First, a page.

This study was conducted in the context of an introductory three-credit course in a master of arts and teacher certification program offered at a large land grant public university in the U.S. Mid-Atlantic region. Researchers examined preservice teacher drawings of teaching with technology and their reflection on their drawings to identify their pedagogical beliefs. Unlike prior research that shows classroom technology is mainly used by the teacher, most of the drawings in this study depicted students using handheld technology, an indication of more student-centered teaching. However, analysis of preservice teacher descriptions of the drawings shows that change in preservice teacher depictions of teaching with technology is likely the result of more ubiquitous access to handheld technology in K-12 schools rather than a change in pedagogical beliefs. The researchers suggest that teacher educators should work to develop preservice teachers’ technological pedagogical content knowledge to facilitate technology integration to support constructivist teaching practices.
This article describes the results of a retrospective study of preservice teachers’ ability to plan learning experiences that integrated an immersive virtual reality (VR) technology. The study was conducted over multiple academic terms as VR technology featuring a head-mounted display (VR HMD) was evolving from a prototype to a commercially available technology system. Within the context of a one-semester (3 credit hour) course focusing on technology integration in K-12 education, undergraduate students were introduced to the different models of VR HMDs, for which they would then created learning activities that would integrate this technology. This analysis compared the lesson planning artifacts of preservice teachers using the Technology Integration Matrix measurement rubric. The data analysis revealed differences in some dimensions, as when preservice teachers used different versions of VR HMD technology. Additionally, ratings of learning activities using VR HMDs were compared according to student academic experience and revealed that a majority of ratings were at entry and adoption levels of technology integration. The implications of the findings for course improvement and future research are discussed.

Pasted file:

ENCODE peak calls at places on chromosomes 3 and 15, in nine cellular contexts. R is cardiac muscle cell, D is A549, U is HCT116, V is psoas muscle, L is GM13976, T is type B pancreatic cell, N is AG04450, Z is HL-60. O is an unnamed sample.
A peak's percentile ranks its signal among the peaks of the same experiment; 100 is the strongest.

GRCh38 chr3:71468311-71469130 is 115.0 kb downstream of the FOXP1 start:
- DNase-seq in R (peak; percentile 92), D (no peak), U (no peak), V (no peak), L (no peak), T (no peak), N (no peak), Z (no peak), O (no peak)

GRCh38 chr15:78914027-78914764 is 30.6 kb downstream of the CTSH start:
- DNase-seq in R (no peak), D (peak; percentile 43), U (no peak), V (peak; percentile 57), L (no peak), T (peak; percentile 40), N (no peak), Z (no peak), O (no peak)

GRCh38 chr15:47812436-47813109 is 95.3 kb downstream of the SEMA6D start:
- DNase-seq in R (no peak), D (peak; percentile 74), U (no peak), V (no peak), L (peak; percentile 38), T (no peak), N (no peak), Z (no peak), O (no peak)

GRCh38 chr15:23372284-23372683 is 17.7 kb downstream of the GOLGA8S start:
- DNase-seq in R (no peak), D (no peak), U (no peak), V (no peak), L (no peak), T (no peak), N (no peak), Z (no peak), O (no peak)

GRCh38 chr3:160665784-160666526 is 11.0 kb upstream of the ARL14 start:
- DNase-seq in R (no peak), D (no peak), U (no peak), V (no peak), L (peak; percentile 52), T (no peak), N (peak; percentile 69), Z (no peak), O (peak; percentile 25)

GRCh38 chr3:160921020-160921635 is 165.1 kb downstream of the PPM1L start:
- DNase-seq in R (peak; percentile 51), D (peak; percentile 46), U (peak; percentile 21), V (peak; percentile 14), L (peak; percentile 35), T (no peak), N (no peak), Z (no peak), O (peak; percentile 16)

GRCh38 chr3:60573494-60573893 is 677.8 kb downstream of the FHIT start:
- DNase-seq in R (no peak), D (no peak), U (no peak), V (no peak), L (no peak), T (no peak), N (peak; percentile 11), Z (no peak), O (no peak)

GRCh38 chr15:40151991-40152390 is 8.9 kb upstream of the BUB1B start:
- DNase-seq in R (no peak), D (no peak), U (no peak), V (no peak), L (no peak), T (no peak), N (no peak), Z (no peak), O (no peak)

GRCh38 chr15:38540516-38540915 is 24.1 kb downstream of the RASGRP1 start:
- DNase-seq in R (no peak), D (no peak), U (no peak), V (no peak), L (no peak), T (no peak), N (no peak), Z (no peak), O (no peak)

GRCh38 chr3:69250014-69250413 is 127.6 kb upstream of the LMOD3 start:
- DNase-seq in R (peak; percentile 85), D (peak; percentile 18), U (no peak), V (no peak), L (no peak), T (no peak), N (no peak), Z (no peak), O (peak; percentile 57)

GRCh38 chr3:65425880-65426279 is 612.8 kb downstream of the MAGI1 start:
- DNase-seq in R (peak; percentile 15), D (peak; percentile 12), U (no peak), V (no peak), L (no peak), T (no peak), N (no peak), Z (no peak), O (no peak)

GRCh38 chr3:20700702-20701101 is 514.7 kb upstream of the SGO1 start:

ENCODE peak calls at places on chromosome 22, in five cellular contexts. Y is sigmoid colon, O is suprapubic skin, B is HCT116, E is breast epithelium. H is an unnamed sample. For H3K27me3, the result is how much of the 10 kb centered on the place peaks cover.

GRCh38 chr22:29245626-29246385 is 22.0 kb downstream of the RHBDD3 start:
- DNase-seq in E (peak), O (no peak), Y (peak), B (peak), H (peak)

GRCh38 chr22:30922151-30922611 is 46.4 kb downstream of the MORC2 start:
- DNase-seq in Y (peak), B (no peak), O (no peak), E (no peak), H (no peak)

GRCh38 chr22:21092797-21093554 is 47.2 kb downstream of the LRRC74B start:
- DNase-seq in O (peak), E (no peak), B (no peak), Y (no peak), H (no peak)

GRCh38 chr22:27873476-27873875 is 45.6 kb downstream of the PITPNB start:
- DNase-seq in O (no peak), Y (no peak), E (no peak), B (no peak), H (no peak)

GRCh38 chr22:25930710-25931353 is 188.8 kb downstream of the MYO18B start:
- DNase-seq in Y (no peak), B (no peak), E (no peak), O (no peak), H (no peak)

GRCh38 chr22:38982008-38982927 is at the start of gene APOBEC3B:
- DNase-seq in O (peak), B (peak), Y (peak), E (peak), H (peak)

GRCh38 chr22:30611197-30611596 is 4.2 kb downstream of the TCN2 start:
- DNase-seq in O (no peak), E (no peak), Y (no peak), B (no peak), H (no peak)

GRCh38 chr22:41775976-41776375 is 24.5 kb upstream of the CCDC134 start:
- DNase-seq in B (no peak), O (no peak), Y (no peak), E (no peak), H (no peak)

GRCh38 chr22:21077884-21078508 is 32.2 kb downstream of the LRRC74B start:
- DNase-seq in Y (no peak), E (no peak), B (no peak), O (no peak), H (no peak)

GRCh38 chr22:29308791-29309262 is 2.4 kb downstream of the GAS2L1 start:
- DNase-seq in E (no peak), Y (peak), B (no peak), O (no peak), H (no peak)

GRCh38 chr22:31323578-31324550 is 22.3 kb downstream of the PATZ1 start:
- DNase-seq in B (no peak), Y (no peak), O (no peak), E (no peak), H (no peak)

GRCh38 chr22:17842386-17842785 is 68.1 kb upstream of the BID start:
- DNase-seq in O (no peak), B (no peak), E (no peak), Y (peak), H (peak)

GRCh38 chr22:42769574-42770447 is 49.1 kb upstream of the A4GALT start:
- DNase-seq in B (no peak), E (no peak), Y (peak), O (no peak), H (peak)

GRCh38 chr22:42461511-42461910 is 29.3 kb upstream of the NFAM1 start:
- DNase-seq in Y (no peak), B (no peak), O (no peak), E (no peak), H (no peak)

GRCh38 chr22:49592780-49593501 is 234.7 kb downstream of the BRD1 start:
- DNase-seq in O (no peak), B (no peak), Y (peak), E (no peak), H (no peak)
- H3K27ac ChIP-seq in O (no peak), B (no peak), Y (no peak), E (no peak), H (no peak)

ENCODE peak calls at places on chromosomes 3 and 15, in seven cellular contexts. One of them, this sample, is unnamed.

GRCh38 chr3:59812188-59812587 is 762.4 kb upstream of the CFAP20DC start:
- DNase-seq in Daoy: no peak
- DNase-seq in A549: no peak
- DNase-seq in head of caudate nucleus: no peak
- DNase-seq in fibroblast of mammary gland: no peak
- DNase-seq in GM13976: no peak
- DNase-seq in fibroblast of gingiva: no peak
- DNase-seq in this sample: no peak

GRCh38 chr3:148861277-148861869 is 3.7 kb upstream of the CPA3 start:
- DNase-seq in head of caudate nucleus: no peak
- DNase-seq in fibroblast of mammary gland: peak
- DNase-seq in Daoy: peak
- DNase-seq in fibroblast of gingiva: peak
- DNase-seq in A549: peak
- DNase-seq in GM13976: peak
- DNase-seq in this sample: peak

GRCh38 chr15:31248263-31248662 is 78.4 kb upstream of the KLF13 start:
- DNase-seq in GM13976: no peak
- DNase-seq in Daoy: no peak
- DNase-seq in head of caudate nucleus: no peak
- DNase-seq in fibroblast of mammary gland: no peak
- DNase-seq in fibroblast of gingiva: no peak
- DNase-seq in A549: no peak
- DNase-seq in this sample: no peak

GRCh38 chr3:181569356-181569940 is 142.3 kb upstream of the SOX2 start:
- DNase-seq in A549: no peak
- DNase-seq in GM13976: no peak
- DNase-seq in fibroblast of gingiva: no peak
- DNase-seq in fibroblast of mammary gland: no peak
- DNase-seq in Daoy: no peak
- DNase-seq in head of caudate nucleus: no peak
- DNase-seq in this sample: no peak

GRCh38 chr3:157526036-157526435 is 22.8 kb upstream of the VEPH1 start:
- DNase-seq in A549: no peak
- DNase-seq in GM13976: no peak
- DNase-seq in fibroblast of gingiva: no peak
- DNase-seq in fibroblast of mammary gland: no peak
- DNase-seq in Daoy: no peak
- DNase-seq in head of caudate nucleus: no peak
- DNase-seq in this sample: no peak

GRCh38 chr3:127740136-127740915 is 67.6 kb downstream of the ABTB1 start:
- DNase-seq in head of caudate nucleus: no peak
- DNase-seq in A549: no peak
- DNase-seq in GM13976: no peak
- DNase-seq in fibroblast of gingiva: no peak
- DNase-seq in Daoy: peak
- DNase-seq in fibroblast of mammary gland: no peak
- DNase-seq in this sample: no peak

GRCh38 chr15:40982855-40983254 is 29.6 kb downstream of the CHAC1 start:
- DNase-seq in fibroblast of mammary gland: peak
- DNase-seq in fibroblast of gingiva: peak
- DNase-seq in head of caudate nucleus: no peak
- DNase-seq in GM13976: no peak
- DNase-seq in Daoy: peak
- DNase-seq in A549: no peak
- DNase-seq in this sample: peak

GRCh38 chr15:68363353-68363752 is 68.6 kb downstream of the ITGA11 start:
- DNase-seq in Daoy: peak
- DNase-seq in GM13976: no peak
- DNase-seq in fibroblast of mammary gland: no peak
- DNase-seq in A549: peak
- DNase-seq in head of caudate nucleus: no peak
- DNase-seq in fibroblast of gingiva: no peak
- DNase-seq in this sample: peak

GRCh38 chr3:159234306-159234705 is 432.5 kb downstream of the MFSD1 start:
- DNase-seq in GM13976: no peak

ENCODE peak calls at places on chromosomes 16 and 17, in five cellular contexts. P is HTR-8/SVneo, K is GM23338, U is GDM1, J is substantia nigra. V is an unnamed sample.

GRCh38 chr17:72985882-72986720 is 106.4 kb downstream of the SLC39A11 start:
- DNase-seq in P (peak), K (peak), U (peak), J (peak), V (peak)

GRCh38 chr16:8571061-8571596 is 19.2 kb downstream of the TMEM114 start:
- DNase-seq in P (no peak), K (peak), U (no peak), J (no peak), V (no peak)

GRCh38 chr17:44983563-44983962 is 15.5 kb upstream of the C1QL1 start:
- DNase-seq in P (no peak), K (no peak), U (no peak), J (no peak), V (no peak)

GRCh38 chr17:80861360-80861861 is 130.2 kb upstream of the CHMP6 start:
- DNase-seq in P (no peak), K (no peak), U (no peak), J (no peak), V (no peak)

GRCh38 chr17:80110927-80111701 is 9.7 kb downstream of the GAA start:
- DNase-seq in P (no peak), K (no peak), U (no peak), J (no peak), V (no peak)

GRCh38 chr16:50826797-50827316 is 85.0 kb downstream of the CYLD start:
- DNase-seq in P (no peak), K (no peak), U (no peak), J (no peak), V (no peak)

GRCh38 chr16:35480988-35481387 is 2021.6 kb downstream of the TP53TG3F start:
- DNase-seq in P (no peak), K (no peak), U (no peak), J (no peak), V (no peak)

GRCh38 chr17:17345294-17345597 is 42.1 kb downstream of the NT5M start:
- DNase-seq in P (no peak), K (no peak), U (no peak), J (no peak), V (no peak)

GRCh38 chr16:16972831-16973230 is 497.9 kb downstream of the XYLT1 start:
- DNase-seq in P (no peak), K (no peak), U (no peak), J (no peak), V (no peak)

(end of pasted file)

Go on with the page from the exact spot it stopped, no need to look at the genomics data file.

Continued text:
This mixed-methods study investigated support for Grades K-5 teachers’ learning with Twitter. As more teachers turn to the Twitter microblogging service as an online space for professional development (PD), it is important to understand how and if teachers believe school administrators’ support their use of Twitter for teacher PD. Key findings from this study revealed that two thirds of participants considered their administrators to be supportive of Twitter for their PD. Support was perceived when administrators, including superintendents and principals, were (a) active Twitter users and (b) encouraged teachers to share what they had learned on Twitter. However, some participants expressed feeling discouraged by administrators who seemed mostly interested in maintaining the status quo in their schools. Support from administrators may help teachers critically evaluate information they learn from Twitter and ensure its alignment with evidence-based teaching practices, skills that are necessary in an era with an abundance of easily accessed information. In consideration of the COVID-19 pandemic, school leaders and policymakers may want to consider their support for teachers’ use of Twitter as a legitimate resource for professional learning, especially for ideas related to remote teaching and online learning.
This qualitative research study examined how teacher candidates’ (TCs) participation in reflection cycles involving recording and viewing video of their teaching practice served to support their development as reflective practitioners. The reflection cycle included viewing and annotating one’s own teaching, receiving peer and instructor dialogic feedback, and synthesizing the feedback to identify strengths, evidence of student (dis)engagement and learning as well as areas for continued professional growth. Analysis of the TCs’ written reflections at the end of each reflection cycle underscored Larrivee’s (2008) assertion that reflection is a complex and interweaving developmental process that is not necessarily linear. The findings highlight the role of teacher educators in supporting TCs to become more critically reflective.